Blogs tagged with Systems change

  • Diana Ayton-Shenker, CEO, Global Momenta and Global Catalyst Senior Fellow, The New School
    Posted: July 17, 2017

    In reflecting on the recent Social Impact Exchange Conference on Scaling Impact, organized in partnership with Morgan Stanley, several recurring themes emerged throughout the event: collaboration; innovation; and new ways to harness capital for good. The most striking takeaway of the gathering for me was how important it is for philanthropic change-makers to come together in a safe space and exchange best practices, lessons learned, and new ideas to foster positive social impact. All of these themes fall under the umbrella of how philanthropists can shift mindsets and strategies to create systems-level change. But what does it really mean to achieve systems change? Here are some inspirations that hit home for me and my role in the sector:


  • Maura Donlan, Director, Milken Institute Center for Strategic Philanthropy
    Posted: July 11, 2017

    About the same time that the Social Impact Exchange Conference on Scaling Impact was wrapping up in New York City on June 15, Jeff Bezos was breaking the internet—or at least his tweet was. With little preliminary fanfare, Bezos took to Twitter to ask the world for ideas to inform his “philanthropy strategy” with a special emphasis on the short term—the “here and now.” Since then, Bezos has received more than 45,000 replies and counting. Not bad for a month’s worth of crowdsourcing.

    To find good ideas, Bezos could have also attended the 2017 Social Impact Exchange Conference (SIEx17). Organized in partnership with Morgan Stanley, it brought together an impressive group of social innovators, philanthropists, and financial experts to explore ways to collaboratively fund and implement scalable initiatives that ultimately lead to systems transformation. Having attended my share of gatherings over the years, I have to admit I was somewhat skeptical about learning anything new or actionable. But I was wrong.  If he had attended, Mr. Bezos would have been able to benefit from some of the most cutting-edge thinking on how to find solutions that, as he phrases it, sit at the “intersection of urgent need and lasting impact.”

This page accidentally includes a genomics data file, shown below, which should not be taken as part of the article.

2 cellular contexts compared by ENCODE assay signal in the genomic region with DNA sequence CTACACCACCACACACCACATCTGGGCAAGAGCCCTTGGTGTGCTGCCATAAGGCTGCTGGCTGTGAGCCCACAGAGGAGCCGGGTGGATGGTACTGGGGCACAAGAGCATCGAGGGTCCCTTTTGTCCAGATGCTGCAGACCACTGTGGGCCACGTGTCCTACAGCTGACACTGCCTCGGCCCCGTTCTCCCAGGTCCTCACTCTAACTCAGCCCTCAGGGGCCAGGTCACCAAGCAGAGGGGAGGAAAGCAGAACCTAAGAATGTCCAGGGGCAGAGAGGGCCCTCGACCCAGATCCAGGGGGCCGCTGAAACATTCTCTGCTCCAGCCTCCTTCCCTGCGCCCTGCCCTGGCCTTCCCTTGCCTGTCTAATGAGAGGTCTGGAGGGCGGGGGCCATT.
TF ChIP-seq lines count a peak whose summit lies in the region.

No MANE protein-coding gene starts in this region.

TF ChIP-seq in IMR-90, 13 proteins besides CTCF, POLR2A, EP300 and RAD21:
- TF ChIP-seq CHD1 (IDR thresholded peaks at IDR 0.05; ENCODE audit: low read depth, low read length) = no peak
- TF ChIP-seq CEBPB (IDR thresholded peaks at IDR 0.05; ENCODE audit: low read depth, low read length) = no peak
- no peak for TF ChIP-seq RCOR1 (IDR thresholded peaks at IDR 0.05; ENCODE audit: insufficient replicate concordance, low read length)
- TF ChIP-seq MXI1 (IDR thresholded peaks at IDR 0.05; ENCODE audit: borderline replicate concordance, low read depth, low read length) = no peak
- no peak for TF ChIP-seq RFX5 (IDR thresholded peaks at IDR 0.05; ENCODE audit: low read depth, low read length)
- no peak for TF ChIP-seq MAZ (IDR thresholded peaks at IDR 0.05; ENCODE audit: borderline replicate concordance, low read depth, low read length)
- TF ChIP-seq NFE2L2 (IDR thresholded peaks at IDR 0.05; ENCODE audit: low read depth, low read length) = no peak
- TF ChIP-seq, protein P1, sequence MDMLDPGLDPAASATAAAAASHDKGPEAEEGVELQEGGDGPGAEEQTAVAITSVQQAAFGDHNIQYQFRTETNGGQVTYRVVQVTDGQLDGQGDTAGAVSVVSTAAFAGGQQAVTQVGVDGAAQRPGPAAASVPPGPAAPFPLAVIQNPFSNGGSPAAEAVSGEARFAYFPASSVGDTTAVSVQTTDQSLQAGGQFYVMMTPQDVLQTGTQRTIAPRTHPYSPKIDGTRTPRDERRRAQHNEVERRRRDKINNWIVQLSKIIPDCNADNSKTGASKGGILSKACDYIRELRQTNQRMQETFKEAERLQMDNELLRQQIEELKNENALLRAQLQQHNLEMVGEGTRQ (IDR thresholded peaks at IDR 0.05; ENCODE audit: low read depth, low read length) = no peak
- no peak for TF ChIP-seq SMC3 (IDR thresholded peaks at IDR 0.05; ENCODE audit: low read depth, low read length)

• Saskia Siderow, MPH, Managing Director, Ormond House LLC
    Posted: July 3, 2017

    Language matters. Evidence matters. Transparency matters. In 2017, these may sound like political statements, but they are not intended to be. For those of us in the business of solving the world’s most intractable problems, they should be the fundamental tenets of our work. Nothing political, but simply the most efficient way to proceed: define your problem, design or fund programs based on sound evidence, develop and follow set protocols for your intervention and evaluation, report results in good faith. And as we look for effective ways to design and achieve system-wide change, these golden rules become even more important.

    At this year’s Social Impact Exchange gathering – held in two exciting content-rich days in mid-June – presenters and delegates explored myriad methods for achieving impact at scale: systems-thinking to uncover the best leverage points, cross-funder collaboration, partnership with government and other stakeholders, market forces, systemization of existing knowledge and entrepreneurial chutzpah. The golden rules were perhaps taken as given, but we should be careful not to lose sight of them as our goals become more ambitious.

  • Chris Langston, Board Chair, Social Impact Exchange and VP, HealthCare Services, Aging in New York Fund
    Posted: June 15, 2017

    On the occasion of the seventh annual meeting of the Social Impact Exchange, I would like to thank all who make it possible.  As the Chair of the Board of Directors, it is a pleasure to support President & Co-Founder, Alex Rossides, and Co-President, Toni La Belle, and all of their colleagues in their work.  We are also all grateful to all our meeting sponsors (listed here) and especially our partner, Morgan Stanley.  Without their effort and support we would not be meeting in New York once again. 

    However, we could not put on as substantive a conference without the insights and connections we gain from our work with funders and non-profits all year round.  So, we should also thank the members of our working groups in early childhood, health, and poverty alleviation for their dues and the grant funds we have received to push this agenda over the last seven years  (Hint, hint).

  • Taylor Nelson, Solutions Journalism Network
    Posted: July 1, 2014

    Following her opening plenary speech at the Social Impact Exchange Conference on Scaling Impact on the morning of June 18, Heather McLeod Grant facilitated a two-hour interactive session called The Whole Is Greater Than the Sum of the Parts. This session translated the conceptual ideas and learning from McLeod Grant’s speech and the subsequent panel into practical skill sets for network-mapping. The power of this technique extends beyond the practical understanding of how to map a network to a more intricate "knowledge-share process" among stakeholders. 

    Concepts, strategies, and ideas were put into practice by bringing different stakeholders to the table, thus creating a shared understanding of the problem at hand. Who are the stakeholders? Where are the barriers, opportunities, and missing links?  Network mapping provided us attendees the opportunity to increase awareness and understanding of systems behind social issues, such as education, health, and poverty alleviation.